say to your application. These words and phrases are defined to the speech recognition engine
and are used in the recognition process.

You can specify the valid words and phrases in a number of different ways, but in VoiceXML, you
do this by specifying a grammar. A grammar uses a particular syntax, or set of rules, to define
the words and phrases that can be recognized by the engine. A grammar can be as simple as a
list of words, or it can be flexible enough to allow such variability in what can be said that it
approaches natural language capability.

Grammars define the domain, or context, within which the recognition engine works. The engine
compares the current utterance against the words and phrases in the active grammars. If the
user says something that is not in the grammar, the speech engine will not be able to decipher it

Let’s look at a specific example: "Welcome to VoiceXML Bank. At any time, say main menu to
return to this point. Choose one: accounts, loans, transfers, or exit." The grammar to support
this interaction might contain the following words and phrases:

• accounts
• account balances
• my account information
• loans
• loan balances
• my loan information
• transfers
• exit
• help

In this grammar, you can see that there are multiple ways to say each command.

You can define a single grammar for your application, or you may have multiple grammars.
Chances are, you will have multiple grammars, and you will activate each grammar only when it
is needed.

You can imagine that you want to put careful thought into the design of application grammars.
They can be as restrictive or as flexible as your users and application needs it to be. Of course,
there are tradeoffs between recognition speed (response time) and accuracy versus the size of
your grammar(s). You may want to experiment with different grammar designs to validate one
that best matches the requirements and expectations of your users.

Speaker Dependence vs. Speaker Independence

Speaker dependence describes the degree to which a speech recognition system requires
knowledge of a speaker’s individual voice characteristics to successfully process speech. The
speech recognition engine can “learn” how you speak words and phrases; it can be trained to
your voice.

Speech recognition systems that require a user to train the system to his/her voice are known as
speaker-dependent systems. If you are familiar with desktop dictation systems, most are
speaker dependent. Because they operate on very large vocabularies, dictation systems perform
much better when the speaker has spent the time to train the system to his/her voice.

Speech recognition systems that do not require a user to train the system are known as speaker-
independent systems. Speech recognition in the VoiceXML world must be speaker-
independent. Think of how many users (hundreds, maybe thousands) may be calling into your
web site. You cannot require that each caller train the system to his or her voice. The speech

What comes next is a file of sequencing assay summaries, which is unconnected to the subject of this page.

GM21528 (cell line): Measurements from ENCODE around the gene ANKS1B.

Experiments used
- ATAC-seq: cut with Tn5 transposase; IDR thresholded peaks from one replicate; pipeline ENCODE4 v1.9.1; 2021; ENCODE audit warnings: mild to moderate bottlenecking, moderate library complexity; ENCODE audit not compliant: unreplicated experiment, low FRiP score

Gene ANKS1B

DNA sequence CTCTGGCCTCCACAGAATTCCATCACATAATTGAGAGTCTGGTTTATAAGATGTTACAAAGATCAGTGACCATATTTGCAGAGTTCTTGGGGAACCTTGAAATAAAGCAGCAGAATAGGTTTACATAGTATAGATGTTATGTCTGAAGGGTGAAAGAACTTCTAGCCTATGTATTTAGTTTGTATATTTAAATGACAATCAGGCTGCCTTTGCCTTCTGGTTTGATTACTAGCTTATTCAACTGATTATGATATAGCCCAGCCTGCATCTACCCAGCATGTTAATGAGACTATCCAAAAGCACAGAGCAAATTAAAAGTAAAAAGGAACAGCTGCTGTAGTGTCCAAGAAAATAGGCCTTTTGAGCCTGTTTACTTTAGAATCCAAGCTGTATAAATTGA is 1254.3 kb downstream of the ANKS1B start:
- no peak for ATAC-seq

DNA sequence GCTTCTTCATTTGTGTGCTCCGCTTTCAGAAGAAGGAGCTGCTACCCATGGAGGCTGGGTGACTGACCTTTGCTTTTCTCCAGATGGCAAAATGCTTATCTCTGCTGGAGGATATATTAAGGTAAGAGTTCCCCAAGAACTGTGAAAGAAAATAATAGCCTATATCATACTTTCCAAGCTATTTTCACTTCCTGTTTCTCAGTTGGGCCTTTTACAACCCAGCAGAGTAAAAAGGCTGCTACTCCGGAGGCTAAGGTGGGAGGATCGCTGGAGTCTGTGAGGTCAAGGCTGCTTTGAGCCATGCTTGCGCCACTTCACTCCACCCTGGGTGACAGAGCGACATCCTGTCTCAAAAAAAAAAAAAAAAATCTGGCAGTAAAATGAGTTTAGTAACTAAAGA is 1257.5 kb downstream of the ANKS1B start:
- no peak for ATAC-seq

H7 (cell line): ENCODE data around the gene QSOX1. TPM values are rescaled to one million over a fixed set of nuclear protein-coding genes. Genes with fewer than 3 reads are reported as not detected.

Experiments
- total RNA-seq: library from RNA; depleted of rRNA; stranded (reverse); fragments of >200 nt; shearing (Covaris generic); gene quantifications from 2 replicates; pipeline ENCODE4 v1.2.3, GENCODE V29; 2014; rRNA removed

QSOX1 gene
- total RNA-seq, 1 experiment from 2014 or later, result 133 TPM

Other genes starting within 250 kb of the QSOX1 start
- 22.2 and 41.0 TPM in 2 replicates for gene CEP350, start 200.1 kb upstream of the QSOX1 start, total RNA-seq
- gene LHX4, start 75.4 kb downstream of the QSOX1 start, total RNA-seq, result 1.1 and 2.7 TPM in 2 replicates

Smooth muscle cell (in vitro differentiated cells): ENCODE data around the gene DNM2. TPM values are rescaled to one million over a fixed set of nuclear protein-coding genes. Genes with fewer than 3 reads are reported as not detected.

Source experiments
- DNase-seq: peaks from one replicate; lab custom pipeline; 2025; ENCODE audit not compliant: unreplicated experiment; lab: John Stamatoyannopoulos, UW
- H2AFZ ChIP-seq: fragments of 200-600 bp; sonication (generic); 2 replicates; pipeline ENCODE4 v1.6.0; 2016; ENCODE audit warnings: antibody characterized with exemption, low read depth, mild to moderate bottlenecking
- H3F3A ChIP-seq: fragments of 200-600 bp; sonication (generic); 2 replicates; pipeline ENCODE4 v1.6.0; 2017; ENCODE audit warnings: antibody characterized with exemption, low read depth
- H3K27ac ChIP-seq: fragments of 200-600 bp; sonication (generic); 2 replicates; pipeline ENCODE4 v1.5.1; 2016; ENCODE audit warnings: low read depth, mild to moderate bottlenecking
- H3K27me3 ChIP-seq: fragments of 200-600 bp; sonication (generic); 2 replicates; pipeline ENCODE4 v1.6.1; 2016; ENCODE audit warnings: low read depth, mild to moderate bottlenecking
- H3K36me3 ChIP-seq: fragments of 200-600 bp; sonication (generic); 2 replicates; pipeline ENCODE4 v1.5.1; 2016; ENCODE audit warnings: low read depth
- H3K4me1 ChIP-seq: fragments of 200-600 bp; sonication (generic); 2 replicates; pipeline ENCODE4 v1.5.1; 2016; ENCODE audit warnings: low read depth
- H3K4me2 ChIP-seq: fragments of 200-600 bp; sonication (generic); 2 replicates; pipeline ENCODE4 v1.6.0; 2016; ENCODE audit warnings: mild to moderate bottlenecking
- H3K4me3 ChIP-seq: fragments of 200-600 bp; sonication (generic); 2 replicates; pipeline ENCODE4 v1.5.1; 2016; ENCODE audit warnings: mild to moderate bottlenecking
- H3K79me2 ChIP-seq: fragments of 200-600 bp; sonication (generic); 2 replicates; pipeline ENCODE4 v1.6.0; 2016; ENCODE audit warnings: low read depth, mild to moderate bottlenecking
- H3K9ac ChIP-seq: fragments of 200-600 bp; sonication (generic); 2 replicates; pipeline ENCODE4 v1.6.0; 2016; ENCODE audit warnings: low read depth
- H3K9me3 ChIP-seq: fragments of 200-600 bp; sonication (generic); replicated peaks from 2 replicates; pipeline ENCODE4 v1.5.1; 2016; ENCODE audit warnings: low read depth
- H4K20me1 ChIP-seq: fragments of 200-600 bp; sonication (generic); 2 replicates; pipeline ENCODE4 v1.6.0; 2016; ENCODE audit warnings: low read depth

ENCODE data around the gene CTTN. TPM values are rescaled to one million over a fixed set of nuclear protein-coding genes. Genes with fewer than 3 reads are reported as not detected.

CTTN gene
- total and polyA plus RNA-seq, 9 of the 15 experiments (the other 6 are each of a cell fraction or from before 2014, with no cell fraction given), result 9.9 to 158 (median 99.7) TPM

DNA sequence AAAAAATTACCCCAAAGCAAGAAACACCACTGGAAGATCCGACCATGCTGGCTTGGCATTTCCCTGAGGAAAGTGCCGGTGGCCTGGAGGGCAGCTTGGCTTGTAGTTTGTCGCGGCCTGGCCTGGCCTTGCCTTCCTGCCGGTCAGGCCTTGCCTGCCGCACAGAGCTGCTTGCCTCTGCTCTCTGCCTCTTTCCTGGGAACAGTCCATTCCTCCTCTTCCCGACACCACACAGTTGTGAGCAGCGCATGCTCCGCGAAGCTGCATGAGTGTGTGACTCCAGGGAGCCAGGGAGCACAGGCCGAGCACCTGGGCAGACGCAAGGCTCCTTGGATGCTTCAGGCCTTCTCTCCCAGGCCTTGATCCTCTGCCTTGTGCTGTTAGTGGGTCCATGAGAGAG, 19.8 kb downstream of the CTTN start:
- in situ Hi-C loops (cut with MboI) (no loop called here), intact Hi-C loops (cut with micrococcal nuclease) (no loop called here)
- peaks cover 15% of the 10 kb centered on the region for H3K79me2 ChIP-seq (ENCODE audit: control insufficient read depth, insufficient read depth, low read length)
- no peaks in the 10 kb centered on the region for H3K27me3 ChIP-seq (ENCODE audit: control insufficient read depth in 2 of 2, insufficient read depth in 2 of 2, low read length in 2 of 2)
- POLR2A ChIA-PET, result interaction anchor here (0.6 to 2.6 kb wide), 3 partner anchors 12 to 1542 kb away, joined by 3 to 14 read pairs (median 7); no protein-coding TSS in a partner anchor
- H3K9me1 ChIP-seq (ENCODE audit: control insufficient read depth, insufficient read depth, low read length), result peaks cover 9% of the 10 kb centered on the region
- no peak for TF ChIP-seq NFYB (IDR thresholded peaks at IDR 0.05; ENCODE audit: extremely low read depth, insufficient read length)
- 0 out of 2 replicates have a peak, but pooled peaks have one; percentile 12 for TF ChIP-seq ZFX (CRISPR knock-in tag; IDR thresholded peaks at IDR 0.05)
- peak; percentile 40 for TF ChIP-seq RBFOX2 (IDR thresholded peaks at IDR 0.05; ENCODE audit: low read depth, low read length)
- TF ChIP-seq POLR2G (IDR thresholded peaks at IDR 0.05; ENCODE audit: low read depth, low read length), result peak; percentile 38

recognition system in a voice-enabled web application MUST successfully process the speech of
many different callers without having to understand the individual voice characteristics of each


The performance of a speech recognition system is measurable. Perhaps the most widely used
measurement is accuracy. It is typically a quantitative measurement and can be calculated in
several ways. Arguably the most important measurement of accuracy is whether the desired end
result occurred. This measurement is useful in validating application design. For example, if the
user said "yes," the engine returned "yes," and the "YES" action was executed, it is clear that the
desired end result was achieved. But what happens if the engine returns text that does not
exactly match the utterance? For example, what if the user said "nope," the engine returned "no,"
yet the "NO" action was executed? Should that be considered a successful dialog? The answer
to that question is yes because the desired end result was acheived.

Another measurement of recognition accuracy is whether the engine recognized the utterance
exactly as spoken. This measure of recognition accuracy is expressed as a percentage and
represents the number of utterances recognized correctly out of the total number of utterances
spoken. It is a useful measurement when validating grammar design. Using the previous
example, if the engine returned "nope" when the user said "no," this would be considered a
recognition error. Based on the accuracy measurement, you may want to analyze your grammar
to determine if there is anything you can do to improve accuracy. For instance, you might need
to add "nope" as a valid word to your grammar. You may also want to check your grammar to see
if it allows words that are acoustically similar (for example, "repeat/delete," "Austin/Boston," and
"Addison/Madison"), and determine if there is any way you can make the allowable words more
distinctive to the engine.

Recognition accuracy is an important measure for all speech recognition applications. It is tied to
grammar design and to the acoustic environment of the user. You need to measure the
recognition accuracy for your application, and may want to adjust your application and its
grammars based on the results obtained when you test your application with typical users.

How it works

Now that we've discussed some of the basic terms and concepts involved in speech recognition,
let's put them together and take a look at how the speech recognition process works.